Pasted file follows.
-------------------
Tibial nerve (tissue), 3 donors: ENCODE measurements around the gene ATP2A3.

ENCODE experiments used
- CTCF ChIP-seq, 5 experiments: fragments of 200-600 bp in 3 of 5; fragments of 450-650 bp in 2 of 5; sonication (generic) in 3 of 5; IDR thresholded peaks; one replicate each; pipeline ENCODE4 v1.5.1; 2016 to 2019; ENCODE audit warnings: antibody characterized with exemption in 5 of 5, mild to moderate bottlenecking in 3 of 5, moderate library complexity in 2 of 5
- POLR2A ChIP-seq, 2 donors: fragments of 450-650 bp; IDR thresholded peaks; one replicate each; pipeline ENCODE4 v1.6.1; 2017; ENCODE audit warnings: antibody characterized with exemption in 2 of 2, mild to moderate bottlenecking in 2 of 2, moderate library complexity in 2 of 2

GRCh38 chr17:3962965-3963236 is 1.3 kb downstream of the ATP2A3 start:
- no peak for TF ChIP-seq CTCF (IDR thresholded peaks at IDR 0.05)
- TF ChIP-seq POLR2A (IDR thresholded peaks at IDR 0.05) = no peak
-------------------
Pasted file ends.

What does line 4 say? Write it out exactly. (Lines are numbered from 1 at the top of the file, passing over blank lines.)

- POLR2A ChIP-seq, 2 donors: fragments of 450-650 bp; IDR thresholded peaks; one replicate each; pipeline ENCODE4 v1.6.1; 2017; ENCODE audit warnings: antibody characterized with exemption in 2 of 2, mild to moderate bottlenecking in 2 of 2, moderate library complexity in 2 of 2